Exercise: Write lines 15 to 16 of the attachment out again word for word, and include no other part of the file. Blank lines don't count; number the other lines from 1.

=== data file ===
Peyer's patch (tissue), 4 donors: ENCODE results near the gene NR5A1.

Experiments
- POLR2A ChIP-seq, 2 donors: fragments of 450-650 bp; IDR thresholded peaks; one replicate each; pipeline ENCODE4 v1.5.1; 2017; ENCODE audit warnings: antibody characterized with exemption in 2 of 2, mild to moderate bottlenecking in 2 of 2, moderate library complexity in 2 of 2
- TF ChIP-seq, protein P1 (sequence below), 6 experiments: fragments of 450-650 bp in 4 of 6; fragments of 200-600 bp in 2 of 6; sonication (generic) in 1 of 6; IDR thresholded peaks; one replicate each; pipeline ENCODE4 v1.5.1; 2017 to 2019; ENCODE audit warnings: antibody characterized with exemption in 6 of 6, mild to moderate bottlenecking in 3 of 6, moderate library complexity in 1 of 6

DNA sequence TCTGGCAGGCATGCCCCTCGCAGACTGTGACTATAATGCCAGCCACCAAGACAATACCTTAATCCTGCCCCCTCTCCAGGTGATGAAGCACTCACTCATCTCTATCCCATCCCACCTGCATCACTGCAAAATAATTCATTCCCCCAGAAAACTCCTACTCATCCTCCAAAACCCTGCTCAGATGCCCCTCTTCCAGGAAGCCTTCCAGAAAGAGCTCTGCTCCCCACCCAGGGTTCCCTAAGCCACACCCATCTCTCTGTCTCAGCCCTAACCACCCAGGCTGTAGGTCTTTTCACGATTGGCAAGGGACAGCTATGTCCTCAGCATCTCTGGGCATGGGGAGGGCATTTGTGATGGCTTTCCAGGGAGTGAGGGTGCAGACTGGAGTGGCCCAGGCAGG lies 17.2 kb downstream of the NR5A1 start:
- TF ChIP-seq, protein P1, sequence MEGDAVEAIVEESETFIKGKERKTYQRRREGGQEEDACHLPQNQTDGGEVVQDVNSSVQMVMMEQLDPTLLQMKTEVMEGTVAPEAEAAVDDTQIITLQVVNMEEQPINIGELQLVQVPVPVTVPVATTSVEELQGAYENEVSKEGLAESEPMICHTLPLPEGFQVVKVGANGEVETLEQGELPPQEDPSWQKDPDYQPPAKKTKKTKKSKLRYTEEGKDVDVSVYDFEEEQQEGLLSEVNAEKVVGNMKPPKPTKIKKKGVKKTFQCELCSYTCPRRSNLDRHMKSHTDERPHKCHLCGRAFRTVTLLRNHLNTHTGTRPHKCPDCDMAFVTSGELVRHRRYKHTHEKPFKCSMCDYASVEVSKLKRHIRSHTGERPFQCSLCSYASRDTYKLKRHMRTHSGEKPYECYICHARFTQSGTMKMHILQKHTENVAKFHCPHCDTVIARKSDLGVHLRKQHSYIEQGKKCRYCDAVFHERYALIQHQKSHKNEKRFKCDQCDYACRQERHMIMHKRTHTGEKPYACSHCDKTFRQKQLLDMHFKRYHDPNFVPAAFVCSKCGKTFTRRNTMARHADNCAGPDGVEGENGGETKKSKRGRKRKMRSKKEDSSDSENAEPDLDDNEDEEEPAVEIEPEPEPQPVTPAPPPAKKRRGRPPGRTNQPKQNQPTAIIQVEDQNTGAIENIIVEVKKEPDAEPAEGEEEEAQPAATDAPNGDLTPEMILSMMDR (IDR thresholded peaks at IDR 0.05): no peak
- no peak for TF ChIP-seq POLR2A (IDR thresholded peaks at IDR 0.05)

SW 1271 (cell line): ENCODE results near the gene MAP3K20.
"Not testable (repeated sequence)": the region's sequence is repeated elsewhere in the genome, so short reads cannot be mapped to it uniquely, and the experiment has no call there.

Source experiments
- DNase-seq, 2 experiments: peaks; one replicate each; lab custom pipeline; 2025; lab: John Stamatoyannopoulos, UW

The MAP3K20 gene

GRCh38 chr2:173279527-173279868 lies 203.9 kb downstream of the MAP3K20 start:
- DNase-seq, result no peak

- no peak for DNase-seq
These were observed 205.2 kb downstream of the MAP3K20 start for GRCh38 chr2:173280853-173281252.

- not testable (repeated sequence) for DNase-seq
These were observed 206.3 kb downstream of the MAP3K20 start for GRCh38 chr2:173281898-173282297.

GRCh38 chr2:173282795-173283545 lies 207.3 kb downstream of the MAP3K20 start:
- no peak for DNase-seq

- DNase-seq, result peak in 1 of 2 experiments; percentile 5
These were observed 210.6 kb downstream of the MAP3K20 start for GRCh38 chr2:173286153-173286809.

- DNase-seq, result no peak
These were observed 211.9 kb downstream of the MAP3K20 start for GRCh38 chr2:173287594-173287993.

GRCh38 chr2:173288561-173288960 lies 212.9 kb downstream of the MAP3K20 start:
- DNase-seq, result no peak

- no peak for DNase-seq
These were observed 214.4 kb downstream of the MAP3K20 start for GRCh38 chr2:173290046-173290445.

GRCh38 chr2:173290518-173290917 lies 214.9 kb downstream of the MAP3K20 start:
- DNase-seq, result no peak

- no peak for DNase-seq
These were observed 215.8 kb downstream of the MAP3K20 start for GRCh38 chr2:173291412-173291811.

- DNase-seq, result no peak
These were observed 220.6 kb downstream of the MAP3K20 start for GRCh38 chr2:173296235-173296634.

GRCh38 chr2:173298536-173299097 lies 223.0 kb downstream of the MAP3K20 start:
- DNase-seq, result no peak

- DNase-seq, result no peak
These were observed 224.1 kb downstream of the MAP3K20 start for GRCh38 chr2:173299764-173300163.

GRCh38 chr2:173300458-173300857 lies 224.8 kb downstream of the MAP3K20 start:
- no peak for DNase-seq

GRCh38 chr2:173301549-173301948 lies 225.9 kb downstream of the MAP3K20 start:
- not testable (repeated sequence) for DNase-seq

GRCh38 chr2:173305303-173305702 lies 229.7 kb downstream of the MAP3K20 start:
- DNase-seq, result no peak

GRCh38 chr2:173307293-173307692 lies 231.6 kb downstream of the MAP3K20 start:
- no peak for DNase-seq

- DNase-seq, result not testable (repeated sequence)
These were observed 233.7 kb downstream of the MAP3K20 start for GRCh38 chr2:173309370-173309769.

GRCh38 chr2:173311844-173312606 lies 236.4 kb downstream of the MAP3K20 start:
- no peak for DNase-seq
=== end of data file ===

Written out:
- no peak for DNase-seq
These were observed 205.2 kb downstream of the MAP3K20 start for GRCh38 chr2:173280853-173281252.